Fragile Convergence: Understanding Variation in the Enforcement of China's Industrial Pollution Law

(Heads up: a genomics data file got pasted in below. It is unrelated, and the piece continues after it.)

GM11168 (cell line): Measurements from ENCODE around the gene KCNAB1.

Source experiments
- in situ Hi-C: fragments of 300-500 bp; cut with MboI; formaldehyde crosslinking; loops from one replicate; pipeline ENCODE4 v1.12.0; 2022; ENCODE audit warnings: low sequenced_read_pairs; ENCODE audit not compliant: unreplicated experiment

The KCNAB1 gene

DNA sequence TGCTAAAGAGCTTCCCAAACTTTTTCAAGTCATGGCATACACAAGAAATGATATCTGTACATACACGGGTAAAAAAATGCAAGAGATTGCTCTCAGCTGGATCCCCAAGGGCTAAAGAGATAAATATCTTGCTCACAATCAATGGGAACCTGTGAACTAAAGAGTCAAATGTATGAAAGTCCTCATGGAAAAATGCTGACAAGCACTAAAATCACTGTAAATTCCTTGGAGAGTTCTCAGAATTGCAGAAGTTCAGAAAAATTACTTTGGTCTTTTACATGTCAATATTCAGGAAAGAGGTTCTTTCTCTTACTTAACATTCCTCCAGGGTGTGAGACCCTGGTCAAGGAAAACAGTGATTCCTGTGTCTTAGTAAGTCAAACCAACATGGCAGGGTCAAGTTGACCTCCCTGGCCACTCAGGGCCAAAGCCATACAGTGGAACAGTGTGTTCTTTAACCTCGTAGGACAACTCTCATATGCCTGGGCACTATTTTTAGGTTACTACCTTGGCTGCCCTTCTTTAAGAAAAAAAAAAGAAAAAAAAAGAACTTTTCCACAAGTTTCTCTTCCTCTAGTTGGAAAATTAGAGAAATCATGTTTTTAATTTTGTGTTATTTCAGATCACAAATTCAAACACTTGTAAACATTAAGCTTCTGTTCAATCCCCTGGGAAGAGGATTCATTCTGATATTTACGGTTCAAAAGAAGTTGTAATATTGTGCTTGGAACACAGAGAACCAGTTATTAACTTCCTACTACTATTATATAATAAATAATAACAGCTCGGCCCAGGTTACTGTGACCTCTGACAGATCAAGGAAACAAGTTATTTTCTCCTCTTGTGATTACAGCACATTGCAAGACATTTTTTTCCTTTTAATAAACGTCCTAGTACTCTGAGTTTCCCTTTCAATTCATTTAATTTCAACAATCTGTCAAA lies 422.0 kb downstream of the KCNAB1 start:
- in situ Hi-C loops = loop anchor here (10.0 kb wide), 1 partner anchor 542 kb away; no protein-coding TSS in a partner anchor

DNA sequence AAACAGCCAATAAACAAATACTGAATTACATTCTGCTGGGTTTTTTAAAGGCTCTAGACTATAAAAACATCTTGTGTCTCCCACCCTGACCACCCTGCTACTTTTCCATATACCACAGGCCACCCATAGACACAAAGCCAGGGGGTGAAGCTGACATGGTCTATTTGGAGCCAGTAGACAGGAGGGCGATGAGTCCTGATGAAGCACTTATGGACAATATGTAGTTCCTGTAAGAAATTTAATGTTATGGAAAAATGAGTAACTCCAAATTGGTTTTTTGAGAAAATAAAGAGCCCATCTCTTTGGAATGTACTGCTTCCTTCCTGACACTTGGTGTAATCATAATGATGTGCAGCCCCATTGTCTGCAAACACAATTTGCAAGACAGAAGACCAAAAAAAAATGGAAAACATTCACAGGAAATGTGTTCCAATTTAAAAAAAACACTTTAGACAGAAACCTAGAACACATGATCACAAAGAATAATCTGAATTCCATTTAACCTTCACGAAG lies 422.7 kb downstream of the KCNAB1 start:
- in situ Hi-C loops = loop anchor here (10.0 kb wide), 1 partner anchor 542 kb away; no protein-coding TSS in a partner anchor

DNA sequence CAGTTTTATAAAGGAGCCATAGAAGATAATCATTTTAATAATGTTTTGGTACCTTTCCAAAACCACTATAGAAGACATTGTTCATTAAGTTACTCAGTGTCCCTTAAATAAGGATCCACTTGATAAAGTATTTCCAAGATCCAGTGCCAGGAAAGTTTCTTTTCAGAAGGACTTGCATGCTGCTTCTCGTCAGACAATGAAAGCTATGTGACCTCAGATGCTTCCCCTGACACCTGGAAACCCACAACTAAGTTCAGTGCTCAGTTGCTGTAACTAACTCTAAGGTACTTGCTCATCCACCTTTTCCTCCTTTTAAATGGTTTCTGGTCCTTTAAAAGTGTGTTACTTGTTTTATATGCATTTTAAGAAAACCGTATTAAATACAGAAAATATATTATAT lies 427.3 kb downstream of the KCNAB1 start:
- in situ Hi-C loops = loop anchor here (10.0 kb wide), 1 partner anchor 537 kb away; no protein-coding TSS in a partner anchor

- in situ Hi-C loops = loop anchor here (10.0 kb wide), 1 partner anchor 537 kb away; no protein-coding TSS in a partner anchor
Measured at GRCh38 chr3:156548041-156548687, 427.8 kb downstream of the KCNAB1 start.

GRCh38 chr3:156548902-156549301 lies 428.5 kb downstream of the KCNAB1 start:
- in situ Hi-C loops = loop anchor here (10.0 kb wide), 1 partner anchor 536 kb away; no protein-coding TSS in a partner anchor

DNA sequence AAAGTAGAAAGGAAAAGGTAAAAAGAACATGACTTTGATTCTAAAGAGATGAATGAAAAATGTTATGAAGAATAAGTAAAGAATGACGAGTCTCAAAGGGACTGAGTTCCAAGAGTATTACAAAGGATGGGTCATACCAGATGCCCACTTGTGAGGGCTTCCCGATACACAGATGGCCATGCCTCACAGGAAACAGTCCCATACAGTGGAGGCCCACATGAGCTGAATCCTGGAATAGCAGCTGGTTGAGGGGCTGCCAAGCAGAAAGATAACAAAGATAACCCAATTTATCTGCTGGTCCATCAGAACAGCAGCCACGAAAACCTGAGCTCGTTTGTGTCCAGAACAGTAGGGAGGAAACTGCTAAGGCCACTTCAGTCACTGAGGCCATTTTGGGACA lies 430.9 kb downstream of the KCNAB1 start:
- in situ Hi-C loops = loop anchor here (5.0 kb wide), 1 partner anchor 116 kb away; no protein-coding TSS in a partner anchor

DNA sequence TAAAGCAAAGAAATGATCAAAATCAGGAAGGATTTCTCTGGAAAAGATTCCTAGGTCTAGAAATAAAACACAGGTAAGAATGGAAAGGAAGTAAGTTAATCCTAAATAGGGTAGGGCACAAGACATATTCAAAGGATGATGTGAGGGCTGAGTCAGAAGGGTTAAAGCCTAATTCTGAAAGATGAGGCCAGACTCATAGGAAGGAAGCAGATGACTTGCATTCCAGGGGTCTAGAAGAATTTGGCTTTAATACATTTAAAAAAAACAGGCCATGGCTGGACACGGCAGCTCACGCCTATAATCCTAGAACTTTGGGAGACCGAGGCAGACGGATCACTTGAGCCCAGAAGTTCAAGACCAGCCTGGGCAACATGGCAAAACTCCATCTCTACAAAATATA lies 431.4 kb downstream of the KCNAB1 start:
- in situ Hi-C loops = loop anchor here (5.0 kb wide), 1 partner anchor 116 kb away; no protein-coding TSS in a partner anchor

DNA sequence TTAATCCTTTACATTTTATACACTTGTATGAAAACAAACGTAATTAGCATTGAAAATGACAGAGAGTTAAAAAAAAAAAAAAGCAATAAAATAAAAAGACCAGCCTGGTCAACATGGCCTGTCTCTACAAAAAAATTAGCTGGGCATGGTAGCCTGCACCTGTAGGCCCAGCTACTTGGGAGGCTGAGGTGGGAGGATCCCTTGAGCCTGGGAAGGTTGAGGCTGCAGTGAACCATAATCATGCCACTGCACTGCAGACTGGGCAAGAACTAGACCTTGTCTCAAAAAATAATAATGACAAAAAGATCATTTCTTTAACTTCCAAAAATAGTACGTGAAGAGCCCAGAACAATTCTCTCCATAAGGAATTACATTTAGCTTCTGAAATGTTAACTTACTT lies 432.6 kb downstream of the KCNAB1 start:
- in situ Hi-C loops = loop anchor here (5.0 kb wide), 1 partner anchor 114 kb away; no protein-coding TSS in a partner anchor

Official statistics and independent survey data show that in the last decade China has witnessed a remarkable change in its enforcement of environmental pollution violations, moving toward more formalistic and coercive law enforcement with more enforcement cases as well as higher fines. The data also show that there is considerable regional variation with coastal areas having more and higher punishments than those inland. This article explores these findings, seeking to understand the explanation and meaning of these temporal and regional variation patterns. The study shows how enforcement varies when there is a convergence of governmental, social, and economic institutional forces. The article argues that the basis for such convergence has been fragile, as national pressures have lacked consistency and local community and government support evaporates when dominant sources of income are at stake.

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